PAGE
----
The postage stamp war for the Falkland Islands
Albert-Friedrich Gruene of the Falkland Island Philatelic Study Group offers a fascinating insight into Britain and Argentina’s use of the postage stamp over the past 77 years in an illustrated ‘battle’ for the Falklands. The article was published in Penguin News.
Argentina has issued in recent years quite a number of commemorative stamps, special cancellations and vignettes showing the Falkland Islands as part of the territory of Argentina.
This ‘tradition’ began on January 1, 1936, when the Argentine Postal Authorities issued a one peso map stamp (Fig 1) clearly showing the Falkland Islands as part of Argentine territory.
The British reaction came swift in February 1936 when Anthony Eden, the then Foreign Secretary, stated in the House of Commons: “The British Ambassador at Buenos Aires had been instructed to protest against the inclusion of the Falkland Islands in this map stamp of Argentine Territory, and to inform the Argentine Government that HM Government cannot admit the claim that the Islands are Argentine property.”
The origin of the Argentine one peso map stamp issue dates back to the January 2, 1933, when the legendary Centenary stamps of the Falkland Islands were issued (Fig 2) which were refused by the Argentine Republic and led to a kind of ‘postal war’.
Maude Carey the then postmaster of the Falkland Islands and the first lady Postmaster of the British Empire wrote to a collector in 1933: “There seems to be much disturbance going on in Argentina and I believe according to the paper ‘La Prensa’ intend surcharging any of our letters which bear the Centenary stamps. They’ve got the impertinence to claim the Islands. I’ve just written to someone there to see what will happen to my envelopes.”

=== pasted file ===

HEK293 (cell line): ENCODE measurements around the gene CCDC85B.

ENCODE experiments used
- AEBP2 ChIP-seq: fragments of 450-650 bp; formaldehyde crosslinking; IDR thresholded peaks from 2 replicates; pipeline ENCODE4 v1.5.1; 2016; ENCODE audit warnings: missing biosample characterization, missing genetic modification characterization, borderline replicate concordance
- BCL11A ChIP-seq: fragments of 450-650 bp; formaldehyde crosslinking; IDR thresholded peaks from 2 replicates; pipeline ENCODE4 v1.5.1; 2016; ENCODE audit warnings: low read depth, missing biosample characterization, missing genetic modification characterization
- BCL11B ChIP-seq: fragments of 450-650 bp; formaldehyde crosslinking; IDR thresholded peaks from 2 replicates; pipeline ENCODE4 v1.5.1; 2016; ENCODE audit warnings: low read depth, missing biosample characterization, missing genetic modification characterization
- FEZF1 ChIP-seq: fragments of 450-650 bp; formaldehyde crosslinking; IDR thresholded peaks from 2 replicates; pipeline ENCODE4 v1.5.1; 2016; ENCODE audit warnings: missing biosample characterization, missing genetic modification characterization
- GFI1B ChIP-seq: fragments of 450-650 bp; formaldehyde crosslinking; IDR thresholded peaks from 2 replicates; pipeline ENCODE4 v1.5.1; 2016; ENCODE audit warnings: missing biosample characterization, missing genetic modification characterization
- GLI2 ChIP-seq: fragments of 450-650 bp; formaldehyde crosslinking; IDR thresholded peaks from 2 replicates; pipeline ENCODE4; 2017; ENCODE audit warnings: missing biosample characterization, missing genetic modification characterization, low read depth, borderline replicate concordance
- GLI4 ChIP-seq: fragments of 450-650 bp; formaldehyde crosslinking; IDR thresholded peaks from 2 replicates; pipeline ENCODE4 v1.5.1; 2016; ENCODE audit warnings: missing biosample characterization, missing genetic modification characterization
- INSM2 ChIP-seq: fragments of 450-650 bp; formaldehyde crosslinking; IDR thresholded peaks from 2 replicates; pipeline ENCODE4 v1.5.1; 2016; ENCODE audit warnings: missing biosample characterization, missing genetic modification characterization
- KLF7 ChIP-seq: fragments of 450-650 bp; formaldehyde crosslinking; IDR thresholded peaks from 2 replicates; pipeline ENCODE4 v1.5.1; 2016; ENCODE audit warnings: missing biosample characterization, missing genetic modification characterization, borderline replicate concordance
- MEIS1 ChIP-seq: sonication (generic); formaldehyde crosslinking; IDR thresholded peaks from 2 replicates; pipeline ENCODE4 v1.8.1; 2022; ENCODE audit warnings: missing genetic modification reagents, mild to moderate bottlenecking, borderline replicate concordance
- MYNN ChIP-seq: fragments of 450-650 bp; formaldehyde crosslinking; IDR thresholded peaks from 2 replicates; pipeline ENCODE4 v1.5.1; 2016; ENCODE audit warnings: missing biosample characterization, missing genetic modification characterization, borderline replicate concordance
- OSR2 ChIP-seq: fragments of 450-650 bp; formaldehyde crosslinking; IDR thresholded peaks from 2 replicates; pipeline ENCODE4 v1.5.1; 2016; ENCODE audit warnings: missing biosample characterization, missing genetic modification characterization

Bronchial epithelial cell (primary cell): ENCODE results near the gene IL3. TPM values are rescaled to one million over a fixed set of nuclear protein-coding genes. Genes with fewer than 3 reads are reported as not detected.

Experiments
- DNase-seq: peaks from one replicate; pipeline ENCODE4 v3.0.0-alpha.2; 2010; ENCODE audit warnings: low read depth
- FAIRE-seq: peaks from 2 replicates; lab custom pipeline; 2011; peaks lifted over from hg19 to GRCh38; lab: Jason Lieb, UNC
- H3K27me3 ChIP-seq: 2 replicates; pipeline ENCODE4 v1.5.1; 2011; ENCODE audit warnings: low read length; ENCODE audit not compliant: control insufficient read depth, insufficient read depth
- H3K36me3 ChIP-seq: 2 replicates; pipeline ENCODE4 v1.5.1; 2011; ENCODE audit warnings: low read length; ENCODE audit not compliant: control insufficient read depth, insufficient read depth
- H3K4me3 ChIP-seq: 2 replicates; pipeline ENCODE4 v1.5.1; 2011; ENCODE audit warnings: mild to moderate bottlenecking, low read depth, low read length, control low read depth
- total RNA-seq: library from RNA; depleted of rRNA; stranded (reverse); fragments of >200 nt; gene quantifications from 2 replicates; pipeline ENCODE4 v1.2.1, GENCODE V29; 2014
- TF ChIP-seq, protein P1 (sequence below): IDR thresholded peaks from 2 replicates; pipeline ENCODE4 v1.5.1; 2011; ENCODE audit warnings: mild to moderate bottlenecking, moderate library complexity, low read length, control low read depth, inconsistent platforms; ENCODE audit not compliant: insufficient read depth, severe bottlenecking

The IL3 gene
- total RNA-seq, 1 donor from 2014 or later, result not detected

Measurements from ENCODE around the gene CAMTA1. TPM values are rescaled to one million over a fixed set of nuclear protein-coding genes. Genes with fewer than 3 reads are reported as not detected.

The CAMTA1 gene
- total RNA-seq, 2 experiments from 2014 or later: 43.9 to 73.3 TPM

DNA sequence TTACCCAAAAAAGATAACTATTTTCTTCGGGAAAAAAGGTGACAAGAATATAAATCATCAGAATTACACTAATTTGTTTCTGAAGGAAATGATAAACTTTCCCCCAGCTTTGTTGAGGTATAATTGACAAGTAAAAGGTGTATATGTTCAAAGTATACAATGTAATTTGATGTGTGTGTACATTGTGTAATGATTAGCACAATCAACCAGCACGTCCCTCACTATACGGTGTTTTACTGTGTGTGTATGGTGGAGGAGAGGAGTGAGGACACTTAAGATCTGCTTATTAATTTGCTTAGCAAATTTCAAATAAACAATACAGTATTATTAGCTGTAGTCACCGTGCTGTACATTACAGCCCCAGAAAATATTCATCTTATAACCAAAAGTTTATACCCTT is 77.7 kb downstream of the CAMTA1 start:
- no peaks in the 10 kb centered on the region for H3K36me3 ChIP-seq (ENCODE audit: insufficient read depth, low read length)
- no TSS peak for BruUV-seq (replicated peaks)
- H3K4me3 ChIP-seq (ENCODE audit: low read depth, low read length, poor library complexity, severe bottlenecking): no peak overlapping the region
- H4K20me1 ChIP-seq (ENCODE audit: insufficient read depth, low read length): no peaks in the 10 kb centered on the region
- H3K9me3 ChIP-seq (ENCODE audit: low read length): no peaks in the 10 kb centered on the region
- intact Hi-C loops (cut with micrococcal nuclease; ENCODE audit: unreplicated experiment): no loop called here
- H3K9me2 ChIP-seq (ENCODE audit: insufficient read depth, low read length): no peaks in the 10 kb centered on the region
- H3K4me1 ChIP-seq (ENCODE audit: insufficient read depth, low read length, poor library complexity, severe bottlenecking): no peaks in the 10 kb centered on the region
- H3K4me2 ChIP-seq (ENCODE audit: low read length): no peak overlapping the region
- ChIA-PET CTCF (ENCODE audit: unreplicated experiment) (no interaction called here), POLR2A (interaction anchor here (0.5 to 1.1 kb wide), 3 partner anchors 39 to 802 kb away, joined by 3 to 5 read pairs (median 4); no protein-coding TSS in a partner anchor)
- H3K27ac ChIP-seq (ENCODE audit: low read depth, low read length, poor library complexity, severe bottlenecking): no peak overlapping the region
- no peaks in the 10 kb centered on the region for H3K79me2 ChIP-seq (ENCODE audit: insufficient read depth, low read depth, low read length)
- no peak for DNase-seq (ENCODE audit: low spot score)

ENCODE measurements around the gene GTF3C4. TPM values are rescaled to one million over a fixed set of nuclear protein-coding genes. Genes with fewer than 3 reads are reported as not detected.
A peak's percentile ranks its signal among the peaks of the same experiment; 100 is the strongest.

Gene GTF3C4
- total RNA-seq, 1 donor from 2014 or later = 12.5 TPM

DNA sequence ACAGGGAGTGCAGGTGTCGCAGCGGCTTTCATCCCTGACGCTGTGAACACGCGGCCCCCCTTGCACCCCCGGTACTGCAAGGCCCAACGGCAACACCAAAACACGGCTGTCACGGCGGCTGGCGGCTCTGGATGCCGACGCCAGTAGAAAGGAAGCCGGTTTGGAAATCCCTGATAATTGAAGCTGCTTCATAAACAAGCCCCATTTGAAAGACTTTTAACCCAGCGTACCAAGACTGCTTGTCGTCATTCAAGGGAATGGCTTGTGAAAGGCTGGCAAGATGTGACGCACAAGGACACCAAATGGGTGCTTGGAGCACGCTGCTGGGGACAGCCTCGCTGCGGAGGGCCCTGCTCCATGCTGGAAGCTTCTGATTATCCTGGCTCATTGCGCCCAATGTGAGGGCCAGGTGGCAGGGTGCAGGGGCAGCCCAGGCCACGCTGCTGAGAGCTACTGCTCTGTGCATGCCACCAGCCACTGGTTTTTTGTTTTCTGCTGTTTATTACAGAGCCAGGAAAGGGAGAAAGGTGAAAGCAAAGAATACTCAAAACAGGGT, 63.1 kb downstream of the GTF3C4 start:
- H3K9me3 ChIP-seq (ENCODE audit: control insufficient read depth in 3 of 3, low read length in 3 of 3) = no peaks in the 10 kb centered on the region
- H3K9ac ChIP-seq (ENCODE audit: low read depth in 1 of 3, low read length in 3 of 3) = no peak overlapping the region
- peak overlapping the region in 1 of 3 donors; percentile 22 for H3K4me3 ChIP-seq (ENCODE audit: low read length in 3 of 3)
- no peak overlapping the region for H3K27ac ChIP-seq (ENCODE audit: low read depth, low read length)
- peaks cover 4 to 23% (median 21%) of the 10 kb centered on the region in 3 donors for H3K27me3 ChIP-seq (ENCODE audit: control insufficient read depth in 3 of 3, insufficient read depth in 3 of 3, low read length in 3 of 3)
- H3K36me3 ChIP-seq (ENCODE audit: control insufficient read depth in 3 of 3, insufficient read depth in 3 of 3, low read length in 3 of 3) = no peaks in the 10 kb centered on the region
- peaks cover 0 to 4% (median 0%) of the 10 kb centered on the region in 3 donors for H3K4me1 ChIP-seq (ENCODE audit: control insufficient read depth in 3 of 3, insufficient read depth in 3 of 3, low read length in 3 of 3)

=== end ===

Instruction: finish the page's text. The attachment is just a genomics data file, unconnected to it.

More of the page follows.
Mail franked with stamps from the Centenary issue were charged postal dues as for un-stamped mail and in some cases the stamps were obliterated; much sought after collectors’ items nowadays!
When the Argentine authorities issued in 1936 their one peso map stamp they were obviously not aware that the British Empire had made a territorial claim on a map stamp already 38 years earlier in December 1898, when Canada issued a commemorative stamp that is known among collectors as the ‘Map Stamp’, but also as the world’s first ‘Christmas stamp’ (Fig 3).
The initiator of the new Canadian stamp for the Imperial Penny Postage rate (1d=two Canadian cents), Sir William Mulock, the Postmaster General of Canada, wished for a so called Mercator projection (a cylindrical map projection presented by the Flemish geographer and cartographer Gerardus Mercator in 1569), that showed the earth as if it were flat.
So Sir William consulted George R Parkin who had published in 1893 his famous ‘The British Empire Map of the World on Mercator’s Projection’. Parkin was then the most important protagonist of a united British Empire (at least on his maps). He attempted to demonstrate the reconstruction of the world by modern technology and tried to create the impression of an organic unity of the British Empire by the professional marking of naval bases, railways, telegraph lines and steamer routes on his maps.